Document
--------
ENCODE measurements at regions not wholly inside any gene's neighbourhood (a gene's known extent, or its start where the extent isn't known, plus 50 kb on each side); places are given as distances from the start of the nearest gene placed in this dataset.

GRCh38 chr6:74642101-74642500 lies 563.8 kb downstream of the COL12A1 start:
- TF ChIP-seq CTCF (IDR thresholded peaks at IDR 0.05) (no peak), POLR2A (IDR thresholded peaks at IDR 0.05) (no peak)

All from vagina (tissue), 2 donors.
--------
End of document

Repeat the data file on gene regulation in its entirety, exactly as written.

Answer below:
ENCODE measurements at regions not wholly inside any gene's neighbourhood (a gene's known extent, or its start where the extent isn't known, plus 50 kb on each side); places are given as distances from the start of the nearest gene placed in this dataset.

GRCh38 chr6:74642101-74642500 lies 563.8 kb downstream of the COL12A1 start:
- TF ChIP-seq CTCF (IDR thresholded peaks at IDR 0.05) (no peak), POLR2A (IDR thresholded peaks at IDR 0.05) (no peak)

All from vagina (tissue), 2 donors.